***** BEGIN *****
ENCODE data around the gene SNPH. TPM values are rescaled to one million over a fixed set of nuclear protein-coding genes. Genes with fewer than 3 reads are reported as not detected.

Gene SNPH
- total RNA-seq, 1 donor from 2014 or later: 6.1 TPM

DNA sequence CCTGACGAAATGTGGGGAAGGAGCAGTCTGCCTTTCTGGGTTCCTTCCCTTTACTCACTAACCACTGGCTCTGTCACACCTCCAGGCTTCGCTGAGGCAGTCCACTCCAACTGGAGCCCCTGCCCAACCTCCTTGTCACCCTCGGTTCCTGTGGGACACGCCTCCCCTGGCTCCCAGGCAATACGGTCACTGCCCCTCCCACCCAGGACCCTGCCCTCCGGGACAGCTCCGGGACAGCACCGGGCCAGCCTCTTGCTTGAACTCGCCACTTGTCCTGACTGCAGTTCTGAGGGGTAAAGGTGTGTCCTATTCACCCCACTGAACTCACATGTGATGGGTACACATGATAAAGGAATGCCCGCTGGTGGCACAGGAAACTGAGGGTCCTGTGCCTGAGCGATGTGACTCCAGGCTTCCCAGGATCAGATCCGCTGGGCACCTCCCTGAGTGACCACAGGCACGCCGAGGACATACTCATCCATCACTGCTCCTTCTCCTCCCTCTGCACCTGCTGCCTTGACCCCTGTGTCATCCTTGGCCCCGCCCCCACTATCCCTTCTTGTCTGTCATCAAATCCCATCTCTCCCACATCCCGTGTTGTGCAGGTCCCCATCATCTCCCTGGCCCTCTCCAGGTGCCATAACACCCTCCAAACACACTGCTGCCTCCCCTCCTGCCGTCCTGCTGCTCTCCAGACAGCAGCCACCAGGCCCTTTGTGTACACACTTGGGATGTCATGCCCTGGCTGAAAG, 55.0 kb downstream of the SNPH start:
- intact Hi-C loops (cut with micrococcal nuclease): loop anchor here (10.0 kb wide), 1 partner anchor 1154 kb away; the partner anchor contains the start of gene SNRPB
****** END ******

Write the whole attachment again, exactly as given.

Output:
ENCODE data around the gene SNPH. TPM values are rescaled to one million over a fixed set of nuclear protein-coding genes. Genes with fewer than 3 reads are reported as not detected.

Gene SNPH
- total RNA-seq, 1 donor from 2014 or later: 6.1 TPM

DNA sequence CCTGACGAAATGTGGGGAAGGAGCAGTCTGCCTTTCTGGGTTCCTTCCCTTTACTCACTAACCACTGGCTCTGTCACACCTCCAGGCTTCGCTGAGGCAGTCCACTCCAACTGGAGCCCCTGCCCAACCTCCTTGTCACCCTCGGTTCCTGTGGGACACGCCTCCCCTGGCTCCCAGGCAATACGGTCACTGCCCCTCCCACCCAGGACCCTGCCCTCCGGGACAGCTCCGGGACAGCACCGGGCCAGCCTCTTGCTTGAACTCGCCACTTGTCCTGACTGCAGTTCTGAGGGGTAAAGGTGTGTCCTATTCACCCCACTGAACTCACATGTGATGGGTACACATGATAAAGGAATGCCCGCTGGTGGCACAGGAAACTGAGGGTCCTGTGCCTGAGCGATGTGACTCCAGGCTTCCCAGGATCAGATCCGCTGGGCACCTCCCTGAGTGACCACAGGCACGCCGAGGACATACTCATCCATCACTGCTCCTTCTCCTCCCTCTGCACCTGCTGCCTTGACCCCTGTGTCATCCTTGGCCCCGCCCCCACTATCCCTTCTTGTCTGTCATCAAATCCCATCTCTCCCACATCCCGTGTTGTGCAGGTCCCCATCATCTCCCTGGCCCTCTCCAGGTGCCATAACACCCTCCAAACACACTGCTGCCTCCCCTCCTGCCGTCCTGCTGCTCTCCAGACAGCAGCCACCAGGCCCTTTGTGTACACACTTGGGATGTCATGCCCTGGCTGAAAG, 55.0 kb downstream of the SNPH start:
- intact Hi-C loops (cut with micrococcal nuclease): loop anchor here (10.0 kb wide), 1 partner anchor 1154 kb away; the partner anchor contains the start of gene SNRPB